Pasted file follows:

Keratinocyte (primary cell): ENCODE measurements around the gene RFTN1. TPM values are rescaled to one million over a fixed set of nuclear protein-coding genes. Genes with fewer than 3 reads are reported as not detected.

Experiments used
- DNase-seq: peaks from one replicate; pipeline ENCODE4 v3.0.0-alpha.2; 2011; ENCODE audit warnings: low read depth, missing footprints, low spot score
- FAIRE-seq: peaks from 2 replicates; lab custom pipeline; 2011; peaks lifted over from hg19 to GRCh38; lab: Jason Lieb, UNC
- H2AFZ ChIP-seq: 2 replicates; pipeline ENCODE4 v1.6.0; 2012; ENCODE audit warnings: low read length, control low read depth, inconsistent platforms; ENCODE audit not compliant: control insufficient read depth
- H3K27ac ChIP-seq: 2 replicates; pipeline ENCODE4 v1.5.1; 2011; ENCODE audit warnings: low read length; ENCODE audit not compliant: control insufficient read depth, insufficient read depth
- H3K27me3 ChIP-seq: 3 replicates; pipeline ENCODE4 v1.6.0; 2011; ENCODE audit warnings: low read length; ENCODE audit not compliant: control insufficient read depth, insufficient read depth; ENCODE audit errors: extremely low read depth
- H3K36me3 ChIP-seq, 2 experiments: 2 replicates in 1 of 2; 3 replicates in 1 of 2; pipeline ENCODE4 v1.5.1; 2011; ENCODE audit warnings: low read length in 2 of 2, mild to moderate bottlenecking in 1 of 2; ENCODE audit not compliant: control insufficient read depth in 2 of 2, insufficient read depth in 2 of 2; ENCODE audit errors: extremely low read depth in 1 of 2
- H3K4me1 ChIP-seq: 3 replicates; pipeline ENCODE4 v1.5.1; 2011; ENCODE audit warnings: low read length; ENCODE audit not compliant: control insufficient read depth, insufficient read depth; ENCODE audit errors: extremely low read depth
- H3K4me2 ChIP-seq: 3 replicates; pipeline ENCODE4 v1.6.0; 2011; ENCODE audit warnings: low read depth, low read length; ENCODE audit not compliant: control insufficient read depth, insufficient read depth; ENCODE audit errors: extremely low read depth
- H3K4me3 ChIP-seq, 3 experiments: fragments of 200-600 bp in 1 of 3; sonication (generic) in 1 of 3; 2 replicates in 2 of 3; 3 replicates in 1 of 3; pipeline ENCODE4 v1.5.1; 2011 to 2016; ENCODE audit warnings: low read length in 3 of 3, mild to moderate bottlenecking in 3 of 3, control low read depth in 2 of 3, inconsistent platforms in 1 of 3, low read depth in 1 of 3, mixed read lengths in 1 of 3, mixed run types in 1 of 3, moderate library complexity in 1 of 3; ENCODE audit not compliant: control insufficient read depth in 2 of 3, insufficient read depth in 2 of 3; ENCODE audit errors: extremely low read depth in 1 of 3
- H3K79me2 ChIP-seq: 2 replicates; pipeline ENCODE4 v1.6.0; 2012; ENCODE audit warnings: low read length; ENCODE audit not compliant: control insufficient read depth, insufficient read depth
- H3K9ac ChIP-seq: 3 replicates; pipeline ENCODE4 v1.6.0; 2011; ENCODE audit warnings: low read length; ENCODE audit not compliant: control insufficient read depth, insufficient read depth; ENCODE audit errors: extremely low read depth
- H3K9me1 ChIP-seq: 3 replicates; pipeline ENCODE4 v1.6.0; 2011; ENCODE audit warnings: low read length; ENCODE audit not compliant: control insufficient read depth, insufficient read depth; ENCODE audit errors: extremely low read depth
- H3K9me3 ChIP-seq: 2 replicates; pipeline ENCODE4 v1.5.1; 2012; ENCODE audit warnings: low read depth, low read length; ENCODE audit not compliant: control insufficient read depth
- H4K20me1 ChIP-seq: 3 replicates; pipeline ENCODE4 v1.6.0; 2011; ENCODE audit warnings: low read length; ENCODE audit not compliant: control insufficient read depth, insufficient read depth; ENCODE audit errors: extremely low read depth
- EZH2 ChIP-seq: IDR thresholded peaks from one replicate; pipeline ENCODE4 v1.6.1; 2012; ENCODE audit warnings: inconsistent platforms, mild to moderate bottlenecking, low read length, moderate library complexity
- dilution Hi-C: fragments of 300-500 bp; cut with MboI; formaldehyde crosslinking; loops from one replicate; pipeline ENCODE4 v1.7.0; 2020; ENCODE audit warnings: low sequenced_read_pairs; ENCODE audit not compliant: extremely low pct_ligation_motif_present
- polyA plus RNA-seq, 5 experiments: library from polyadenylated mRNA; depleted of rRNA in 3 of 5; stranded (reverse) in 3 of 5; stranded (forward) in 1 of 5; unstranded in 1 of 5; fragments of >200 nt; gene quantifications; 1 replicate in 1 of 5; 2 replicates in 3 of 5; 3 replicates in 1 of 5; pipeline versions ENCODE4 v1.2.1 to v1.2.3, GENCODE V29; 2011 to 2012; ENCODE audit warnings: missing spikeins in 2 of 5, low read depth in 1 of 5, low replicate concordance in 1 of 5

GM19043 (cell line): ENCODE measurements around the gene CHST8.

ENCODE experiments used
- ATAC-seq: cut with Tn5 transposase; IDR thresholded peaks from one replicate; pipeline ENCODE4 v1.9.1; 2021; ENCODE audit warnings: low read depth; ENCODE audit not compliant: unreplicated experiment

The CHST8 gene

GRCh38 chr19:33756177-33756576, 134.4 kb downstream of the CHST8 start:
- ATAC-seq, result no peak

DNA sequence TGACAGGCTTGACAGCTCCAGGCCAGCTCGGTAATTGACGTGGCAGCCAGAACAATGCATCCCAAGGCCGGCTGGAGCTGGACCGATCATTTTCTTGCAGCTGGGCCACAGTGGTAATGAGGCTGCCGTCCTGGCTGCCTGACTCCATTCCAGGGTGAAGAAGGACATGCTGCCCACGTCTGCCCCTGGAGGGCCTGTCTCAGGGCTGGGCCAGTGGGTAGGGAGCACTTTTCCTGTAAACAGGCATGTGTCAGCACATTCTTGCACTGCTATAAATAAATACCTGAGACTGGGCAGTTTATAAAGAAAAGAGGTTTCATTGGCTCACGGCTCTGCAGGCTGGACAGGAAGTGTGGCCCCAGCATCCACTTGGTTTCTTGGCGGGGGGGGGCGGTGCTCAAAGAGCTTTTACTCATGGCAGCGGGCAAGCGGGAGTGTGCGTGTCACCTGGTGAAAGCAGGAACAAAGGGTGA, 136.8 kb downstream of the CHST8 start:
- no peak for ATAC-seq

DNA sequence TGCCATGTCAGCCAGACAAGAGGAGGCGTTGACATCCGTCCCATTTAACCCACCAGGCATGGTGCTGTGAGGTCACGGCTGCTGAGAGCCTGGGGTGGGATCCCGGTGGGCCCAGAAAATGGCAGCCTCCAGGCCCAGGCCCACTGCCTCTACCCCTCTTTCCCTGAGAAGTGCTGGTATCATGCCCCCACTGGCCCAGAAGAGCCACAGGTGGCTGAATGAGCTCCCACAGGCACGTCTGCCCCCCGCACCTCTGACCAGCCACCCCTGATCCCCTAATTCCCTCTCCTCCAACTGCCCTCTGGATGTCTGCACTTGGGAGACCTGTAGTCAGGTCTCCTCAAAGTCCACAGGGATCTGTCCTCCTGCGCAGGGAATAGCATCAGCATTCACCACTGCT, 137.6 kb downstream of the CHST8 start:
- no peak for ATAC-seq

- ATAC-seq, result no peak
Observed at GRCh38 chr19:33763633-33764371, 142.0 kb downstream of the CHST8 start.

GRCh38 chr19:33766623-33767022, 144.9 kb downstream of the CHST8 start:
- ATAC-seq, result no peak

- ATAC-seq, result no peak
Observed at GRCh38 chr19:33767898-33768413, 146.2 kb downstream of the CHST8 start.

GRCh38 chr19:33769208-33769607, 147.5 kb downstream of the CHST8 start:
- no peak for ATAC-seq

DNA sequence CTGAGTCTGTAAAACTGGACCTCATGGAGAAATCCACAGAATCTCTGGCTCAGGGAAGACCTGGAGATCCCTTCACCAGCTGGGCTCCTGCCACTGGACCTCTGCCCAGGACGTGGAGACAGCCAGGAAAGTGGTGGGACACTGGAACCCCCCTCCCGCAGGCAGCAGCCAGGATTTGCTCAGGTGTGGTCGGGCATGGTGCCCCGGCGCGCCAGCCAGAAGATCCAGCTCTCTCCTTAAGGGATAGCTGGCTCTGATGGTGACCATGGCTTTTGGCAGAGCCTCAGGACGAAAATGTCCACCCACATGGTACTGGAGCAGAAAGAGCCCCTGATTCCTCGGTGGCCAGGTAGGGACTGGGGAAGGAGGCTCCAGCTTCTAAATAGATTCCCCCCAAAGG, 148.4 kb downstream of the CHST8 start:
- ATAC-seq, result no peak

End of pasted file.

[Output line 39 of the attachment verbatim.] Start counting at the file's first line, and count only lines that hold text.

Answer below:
- ATAC-seq, result no peak